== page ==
A voracious appetite for birds, booze and drugs rarely complements a fruitful footballing career but Frank McAvennie, a striker who once scored goals as freely as he partied, made a genuine effort to marry the two.
From roadsweeper to the World Cup is quite a journey for a man who came to the game late. Though the Scotsman's footballing achievements have long been overshadowed by brushes with the law, admissions of Class A drug use and headline-making dalliance with glamour models.
His star may have shone brightly at times but McAvennie's is a classic tale of diminishing returns, rather like the cocaine he regularly shoved up his nose. Saturday 22 November will see the former St Mirren (twice), West Ham (twice), Celtic (twice), Aston Villa (briefly), Swindon (briefly) and Falkirk (even more briefly) player hit his 49th birthday. At one point that may have seemed an unlikely milestone for him to reach. Yet he's still alive and he's still causing trouble.
At the three clubs he revisited during his helter skelter career, he is remembered for a fantastic first spell and a second stint that failed to reignite the old magic. At St Mirren he was something of a late developer, only making the breakthrough to the Paisley club's first team at 21 after abandoning his previous occupation as a streetcleaner and the amateur football in which he honed his skills. In his first full season he earned the Scottish Young Player of the Year award. At the twilight of his career, he returned to Love Street for a brief but fruitless spell.
West Ham fans will never forget the season of 1985-86 and he was the name on everyone's lips that season, where the Hammers achieved their best league position in a 113-year history. McAvennie scored 26 goals while part of a wonderful partnership with Tony Cottee. Yet the season he came back to East London - 1988-89 - the Irons were relegated. It was during this latter period that his love affair with the mirror and the razor blade developed.
Celtic was the team McAvennie had supported since childhood and he achieved every Bhoys' dream when he scored the goals to secure a league and cup double in the club's centenary year - 1988. McAvennie maintains this was the proudest moment of his career. His return, at 34, saw him fail to match previous Parkhead heights as the Hoops languished in the doldrums.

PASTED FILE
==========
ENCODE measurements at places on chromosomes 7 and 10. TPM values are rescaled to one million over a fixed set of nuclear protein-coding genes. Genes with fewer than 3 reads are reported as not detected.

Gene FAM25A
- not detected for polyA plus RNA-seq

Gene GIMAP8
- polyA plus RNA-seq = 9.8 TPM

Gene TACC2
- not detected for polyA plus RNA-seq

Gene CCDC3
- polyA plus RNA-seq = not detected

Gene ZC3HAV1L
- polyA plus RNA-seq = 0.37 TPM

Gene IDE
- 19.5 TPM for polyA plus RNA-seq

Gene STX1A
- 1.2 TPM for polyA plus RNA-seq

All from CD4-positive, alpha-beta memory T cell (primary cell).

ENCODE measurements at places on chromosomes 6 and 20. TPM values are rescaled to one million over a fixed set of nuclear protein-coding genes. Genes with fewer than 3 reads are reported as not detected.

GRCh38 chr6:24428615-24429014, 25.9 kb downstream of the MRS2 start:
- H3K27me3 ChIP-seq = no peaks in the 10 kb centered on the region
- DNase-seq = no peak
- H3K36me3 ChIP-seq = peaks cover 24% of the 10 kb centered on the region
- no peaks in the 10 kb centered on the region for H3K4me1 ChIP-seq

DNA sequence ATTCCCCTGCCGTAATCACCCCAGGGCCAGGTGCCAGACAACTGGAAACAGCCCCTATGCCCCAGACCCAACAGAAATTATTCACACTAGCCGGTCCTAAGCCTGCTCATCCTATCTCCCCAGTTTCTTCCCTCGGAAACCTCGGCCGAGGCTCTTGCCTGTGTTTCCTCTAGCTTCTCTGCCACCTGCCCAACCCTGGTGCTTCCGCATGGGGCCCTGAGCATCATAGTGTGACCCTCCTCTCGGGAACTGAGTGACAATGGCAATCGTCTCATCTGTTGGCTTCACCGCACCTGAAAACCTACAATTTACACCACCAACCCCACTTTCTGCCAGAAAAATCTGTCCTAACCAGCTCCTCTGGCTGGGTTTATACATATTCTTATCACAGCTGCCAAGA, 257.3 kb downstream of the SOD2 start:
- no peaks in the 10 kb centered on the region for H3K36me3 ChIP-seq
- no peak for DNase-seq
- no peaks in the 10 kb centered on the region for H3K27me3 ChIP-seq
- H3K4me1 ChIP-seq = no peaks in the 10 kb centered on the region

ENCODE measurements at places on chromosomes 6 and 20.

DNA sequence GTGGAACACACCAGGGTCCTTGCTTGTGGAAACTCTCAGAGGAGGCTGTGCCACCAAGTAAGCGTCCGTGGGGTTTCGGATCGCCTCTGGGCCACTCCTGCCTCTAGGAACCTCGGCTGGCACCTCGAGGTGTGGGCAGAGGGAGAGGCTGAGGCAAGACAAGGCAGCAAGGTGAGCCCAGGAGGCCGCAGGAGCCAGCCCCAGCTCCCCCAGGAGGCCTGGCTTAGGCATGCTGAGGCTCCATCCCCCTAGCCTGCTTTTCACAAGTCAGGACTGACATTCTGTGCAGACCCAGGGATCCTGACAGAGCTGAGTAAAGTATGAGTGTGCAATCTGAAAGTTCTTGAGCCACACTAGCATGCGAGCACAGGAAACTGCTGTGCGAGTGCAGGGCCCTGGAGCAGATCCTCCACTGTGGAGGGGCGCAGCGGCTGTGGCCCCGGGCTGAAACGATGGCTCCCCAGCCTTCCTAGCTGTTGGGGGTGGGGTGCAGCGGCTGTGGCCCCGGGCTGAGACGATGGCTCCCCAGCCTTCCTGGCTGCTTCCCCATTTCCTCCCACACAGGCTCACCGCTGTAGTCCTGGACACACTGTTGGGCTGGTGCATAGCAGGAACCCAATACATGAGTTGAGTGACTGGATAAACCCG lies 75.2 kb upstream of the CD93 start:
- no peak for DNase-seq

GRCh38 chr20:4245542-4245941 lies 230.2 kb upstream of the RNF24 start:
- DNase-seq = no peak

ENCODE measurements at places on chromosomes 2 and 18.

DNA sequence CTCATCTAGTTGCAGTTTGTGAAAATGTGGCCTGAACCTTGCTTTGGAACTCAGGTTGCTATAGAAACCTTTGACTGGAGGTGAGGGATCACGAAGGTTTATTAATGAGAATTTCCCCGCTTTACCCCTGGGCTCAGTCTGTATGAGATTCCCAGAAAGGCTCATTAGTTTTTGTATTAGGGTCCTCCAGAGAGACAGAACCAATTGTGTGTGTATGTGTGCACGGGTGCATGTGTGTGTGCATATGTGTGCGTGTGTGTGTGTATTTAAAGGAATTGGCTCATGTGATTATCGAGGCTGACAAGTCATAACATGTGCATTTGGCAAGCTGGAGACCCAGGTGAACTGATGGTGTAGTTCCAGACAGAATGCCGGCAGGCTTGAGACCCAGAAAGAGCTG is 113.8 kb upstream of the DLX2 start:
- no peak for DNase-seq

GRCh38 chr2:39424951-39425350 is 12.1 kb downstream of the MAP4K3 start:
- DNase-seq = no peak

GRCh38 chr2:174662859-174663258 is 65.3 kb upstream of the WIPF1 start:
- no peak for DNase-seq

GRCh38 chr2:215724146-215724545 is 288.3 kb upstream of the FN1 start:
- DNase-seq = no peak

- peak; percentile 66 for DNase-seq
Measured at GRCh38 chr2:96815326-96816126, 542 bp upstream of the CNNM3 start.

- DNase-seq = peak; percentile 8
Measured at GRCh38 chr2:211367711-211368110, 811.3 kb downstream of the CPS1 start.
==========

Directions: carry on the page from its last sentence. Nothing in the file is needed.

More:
Like pal and fellow Scot Charlie Nicholas, McAvennie's move south saw him exposed to a world of glamour models and flowing champagne. Yet at first, the bright lights seemed to inspire the man at West Ham, in contrast to Nicholas' poor start at Arsenal. Signed for £340,000 in the summer of 1985, McAvennie's pace and goalscoring exploits soon saw him hit the headlines.
By Christmas 1985 he led the First Division goalscoring charts. Yet he was not quite as famous as he might have been. A TV blackout after a contractual dispute saw no league football shown live or even as highlights for the first half of the season. It was not until the Third Round of the FA Cup, a late win at Charlton Athletic, that an English TV audience even saw McAvennie's fashionably flowing blonde-highlighted mullet in action.
ITV's Saturday lunchtime Saint and Greavsie proved McAvennie's anonymity among the general public by introducing him to pedestrians wandering through London's West End. Very few recognised him.
By the time the cameras were switched on in early 1986 perhaps McAvennie's best had already been and gone, though he continued to support Cottee's own scoring exploits. West Ham went into the last weeks of the season with a genuine chance of the title only to fall four points short of champions Liverpool. Everton beat the Hammers to second too.
Meanwhile, McAvennie narrowly lost out to Toffees striker Gary Lineker in the scoring charts, which the Scot put down to the England man's taking of penalties. Lineker's ability to escape the tabloid glare when McAvennie was hitting the headlines for reasons outside football was long a bugbear too.
Those West Ham goals soon won him a call-up for his country. Alex Ferguson - as was - was interim boss of Scotland after the death of Jock Stein and McAvennie was taken to the Mexico World Cup after scoring in Scotland's play-off win over Australia.